The discussions, outcomes and debates of the last week provide necessary feedback to not only Robben Island Museum Staff but also to the African World Heritage Fund and UNESCO. The seven other World Heritage Sites in South Africa could benefit immeasurably by the innovative thinking and creative ideas of the youth.
This initial forum has clearly been successful, with the large number of applications received and the huge interest displayed by the media.
It is thus essential that this process continues to grow with hopefully the creation of annual youth forums in Africa. This will create a sustainable African youth network and a platform for the youth to respond to the ever increasing issues and challenges facing heritage in Africa. I encourage the participants to share their knowledge and create further platforms in their own countries.
There is a clear need for better education in the concepts and topics of World Heritage for the youth of Africa. Each State Party needs to play its part in contributing to this goal on a national level as well as reaching out to connect with fellow African countries.
Participants and partners, thank you for not only being part of the youth forum but also the 10th Anniversary of the African World Heritage Fund, launched 10 years ago on the 5 May 2006. The South African Government, in particular the Department of Arts and Culture, has had the honour to host the African World Heritage Fund over the last 10 years and we have recently renewed our agreement with UNESCO. We are looking forward to continue hosting and supporting the Fund here in South Africa.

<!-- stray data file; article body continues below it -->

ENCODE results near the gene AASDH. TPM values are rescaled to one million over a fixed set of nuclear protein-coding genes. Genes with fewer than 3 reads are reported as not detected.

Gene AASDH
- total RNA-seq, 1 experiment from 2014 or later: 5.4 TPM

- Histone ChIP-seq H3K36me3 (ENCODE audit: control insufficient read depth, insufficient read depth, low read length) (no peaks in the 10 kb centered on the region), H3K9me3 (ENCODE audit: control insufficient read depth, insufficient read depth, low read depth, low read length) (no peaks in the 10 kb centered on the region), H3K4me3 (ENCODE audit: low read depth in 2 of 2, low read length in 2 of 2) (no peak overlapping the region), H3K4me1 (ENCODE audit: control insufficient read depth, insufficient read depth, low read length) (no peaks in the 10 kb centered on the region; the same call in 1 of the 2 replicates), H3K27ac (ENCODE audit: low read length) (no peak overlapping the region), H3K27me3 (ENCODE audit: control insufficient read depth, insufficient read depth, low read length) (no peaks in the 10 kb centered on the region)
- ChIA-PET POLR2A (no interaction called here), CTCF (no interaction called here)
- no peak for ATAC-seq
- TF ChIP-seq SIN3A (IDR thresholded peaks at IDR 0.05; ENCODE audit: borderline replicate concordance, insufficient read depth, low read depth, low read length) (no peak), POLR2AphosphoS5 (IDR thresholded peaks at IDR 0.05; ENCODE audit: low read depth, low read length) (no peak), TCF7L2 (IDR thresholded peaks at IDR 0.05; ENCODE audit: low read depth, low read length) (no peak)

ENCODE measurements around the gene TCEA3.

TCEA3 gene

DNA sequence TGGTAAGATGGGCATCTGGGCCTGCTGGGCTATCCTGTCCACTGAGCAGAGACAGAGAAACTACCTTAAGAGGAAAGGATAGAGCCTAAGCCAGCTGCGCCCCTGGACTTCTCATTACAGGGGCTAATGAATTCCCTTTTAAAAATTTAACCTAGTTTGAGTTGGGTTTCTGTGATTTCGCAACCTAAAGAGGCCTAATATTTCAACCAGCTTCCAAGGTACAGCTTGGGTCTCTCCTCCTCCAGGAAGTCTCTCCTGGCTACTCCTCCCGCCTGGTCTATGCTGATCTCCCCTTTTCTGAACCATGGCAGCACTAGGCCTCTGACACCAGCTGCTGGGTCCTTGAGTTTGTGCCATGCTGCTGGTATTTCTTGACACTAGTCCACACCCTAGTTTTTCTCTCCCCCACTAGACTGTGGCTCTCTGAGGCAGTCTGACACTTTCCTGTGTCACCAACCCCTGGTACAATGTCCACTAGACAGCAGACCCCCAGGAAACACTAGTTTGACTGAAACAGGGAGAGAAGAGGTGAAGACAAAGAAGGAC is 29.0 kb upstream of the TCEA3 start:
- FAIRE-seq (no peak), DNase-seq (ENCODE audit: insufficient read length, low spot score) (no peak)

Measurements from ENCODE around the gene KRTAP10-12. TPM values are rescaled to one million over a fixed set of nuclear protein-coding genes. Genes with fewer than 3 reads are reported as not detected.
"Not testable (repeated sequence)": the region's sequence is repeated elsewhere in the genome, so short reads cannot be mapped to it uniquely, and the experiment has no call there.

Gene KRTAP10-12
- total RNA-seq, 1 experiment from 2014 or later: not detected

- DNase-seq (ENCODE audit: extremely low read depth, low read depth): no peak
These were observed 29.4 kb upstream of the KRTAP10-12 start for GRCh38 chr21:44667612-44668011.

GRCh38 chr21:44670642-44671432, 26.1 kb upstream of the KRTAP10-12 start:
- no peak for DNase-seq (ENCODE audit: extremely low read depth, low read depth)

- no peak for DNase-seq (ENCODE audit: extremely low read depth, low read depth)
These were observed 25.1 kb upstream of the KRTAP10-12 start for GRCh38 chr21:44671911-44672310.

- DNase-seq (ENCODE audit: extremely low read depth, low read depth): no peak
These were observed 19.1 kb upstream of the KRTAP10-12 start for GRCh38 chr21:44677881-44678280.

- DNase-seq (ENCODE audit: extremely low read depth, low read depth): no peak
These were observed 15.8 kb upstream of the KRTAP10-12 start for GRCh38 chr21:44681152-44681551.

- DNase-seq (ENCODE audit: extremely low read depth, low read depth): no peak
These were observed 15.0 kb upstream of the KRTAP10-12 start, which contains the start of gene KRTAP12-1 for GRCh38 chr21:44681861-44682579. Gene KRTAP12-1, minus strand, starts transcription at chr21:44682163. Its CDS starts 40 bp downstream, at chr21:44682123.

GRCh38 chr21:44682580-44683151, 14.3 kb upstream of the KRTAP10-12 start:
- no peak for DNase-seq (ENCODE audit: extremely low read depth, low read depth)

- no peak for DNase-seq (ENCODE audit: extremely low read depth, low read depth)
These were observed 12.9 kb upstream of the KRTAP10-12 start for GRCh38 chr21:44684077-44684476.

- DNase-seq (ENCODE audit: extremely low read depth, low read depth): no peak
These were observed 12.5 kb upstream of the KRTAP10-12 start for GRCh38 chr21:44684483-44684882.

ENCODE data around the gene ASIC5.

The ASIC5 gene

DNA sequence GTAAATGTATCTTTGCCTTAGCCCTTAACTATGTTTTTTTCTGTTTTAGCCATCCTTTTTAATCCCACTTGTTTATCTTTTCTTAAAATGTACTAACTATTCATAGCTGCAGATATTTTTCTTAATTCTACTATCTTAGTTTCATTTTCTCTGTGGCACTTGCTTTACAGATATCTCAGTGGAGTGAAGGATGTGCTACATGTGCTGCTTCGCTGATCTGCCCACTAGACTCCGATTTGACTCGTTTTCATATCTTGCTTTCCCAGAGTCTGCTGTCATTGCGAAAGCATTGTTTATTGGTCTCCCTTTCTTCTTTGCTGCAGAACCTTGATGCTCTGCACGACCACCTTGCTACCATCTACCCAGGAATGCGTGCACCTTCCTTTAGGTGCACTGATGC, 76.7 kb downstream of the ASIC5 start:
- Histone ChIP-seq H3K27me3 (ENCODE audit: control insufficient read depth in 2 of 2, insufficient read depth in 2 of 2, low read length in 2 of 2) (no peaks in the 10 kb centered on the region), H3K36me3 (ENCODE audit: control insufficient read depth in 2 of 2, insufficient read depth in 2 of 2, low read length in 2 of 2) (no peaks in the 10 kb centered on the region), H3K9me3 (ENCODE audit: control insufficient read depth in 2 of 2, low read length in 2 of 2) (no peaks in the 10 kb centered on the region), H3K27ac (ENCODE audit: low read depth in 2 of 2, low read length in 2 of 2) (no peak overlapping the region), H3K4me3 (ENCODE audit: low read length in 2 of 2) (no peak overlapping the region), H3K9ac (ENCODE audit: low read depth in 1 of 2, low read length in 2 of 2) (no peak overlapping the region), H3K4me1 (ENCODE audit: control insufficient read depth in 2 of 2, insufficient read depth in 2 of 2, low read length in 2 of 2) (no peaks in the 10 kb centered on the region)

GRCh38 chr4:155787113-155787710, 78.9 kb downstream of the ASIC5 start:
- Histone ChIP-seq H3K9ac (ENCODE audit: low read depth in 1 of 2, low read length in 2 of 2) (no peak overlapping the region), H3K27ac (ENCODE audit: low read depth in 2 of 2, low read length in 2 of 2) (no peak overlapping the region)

In addition to the 10th anniversary of the Fund, we will also be celebrating the ‘African World Heritage Day’ tomorrow. This new international day on the 5th May was designated last year by UNESCO’s General Conference with the aim to promote understanding and appreciation of World Heritage especially among youth.
I am delighted by the far reaching Pan-African scope of this forum including 27 participants from Botswana, Cameroon, Ethiopia, The Gambia, Ghana, Kenya, Lesotho, Liberia, Malawi, Mauritius, Morocco, Mozambique, Namibia, Nigeria, Seychelles, South Africa, Sudan, Tanzania, Uganda, Zambia and Zimbabwe.
This was a momentous occasion for young people from all over Africa to exchange experiences, discuss common concerns, discover new roles for themselves in heritage conservation and have their voices heard.
Participants, I hope that the forum has met your expectations in the same way it has met ours. We thank you for your passion and motivation to conserve and promote Africa’s heritage.
I hope you will go home feeling enriched, invigorated and excited to take forward the ideas and lessons you have learnt to ensure heritage is a priority in African countries. The Department of Arts and Culture wishes you well and success in your future endeavours.
Finally, I would like to thank the African World Heritage Fund and the UNESCO World Heritage Centre for developing this programme and for providing the Republic of South Africa with the opportunity to host the first Anglophone forum. Much appreciation must be extended to the Robben Island Museum for successfully hosting the forum and for opening the space to the Pan-African Agenda.
I thank you.